Unemployment is normal in a recession, but nevertheless a cause for concern. Not only do eligible unemployed workers rely upon unemployment insurance (straining already-stressed state budgets even further), but some of these unemployed ultimately become discouraged and stop looking for work. Unemployed workers not only face the erosion of their skillset through disuse, but they also miss out on prime earning (and saving) years. Speaking even more broadly, the U.S. economy runs on the wallets of consumers and the larger the number of those consumers without jobs, the thinner those wallets become. (Learn more about unemployment in The Unemployment: Get Real)

10. Under-Saving/Over-Spending
The United States has long promoted a consumer culture (the federal government taxes savings, but not spending). The end result is high personal debt (including credit card debt) and low personal savings. The retirement savings gap in the United States exceeds $6 trillion, and as much as 25% of the population may depend upon Social Security for 90% of their retirement earnings. That feeds into the sizable unfunded liabilities of the Federal government and increases the overall risk to the economy; with thinner cushions of emergency savings, more consumers are at risk of severe economic hardship if they face even a temporary period of unemployment.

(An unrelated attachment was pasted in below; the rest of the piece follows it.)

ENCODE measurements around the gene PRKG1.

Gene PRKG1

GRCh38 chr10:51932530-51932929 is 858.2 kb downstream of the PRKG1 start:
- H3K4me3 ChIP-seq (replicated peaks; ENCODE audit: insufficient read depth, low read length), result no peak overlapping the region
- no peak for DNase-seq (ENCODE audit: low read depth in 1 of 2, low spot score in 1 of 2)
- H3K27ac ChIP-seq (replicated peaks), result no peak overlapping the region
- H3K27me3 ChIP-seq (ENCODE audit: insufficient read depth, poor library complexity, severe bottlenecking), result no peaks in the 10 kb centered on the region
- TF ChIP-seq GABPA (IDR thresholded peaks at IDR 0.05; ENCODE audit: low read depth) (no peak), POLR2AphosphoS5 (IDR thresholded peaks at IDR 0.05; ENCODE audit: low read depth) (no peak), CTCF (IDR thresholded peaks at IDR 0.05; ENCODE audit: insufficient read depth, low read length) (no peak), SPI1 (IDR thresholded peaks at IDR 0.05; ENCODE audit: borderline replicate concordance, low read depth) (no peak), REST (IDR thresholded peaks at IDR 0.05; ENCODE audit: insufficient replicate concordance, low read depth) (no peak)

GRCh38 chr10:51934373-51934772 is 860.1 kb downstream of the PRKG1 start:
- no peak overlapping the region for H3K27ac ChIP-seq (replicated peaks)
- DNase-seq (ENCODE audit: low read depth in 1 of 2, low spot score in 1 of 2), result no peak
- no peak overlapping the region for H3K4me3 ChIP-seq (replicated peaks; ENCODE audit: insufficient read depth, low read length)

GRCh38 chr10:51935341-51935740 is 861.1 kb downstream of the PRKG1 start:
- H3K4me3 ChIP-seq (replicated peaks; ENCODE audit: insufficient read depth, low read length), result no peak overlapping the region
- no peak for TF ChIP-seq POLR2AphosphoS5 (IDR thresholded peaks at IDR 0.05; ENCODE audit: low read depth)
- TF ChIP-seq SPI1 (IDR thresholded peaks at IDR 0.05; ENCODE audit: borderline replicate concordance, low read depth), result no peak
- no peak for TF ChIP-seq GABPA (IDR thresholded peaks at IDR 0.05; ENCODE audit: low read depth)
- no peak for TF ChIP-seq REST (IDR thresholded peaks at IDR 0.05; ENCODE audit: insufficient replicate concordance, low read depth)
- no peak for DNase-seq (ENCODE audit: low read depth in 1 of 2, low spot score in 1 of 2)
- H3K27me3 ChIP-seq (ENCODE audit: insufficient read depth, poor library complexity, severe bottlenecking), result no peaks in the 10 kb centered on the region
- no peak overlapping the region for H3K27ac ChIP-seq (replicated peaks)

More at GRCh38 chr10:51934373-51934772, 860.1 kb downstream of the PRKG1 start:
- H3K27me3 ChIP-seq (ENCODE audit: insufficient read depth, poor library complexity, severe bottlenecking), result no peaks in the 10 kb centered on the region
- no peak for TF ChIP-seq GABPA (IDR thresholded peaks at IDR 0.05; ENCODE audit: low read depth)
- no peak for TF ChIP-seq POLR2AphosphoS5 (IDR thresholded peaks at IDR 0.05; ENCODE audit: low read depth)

The Bottom Line
If there is good news to this list ghoulish list of problems, it is that none of them are carved in stone. If the U.S. populace wakes up and gets real about the problems facing the country, and shows the willingness to take some strong corrective measures, there is no reason that things have to end badly.

For the latest financial news, see Water Cooler Finance: Ghosts Of Economies Past.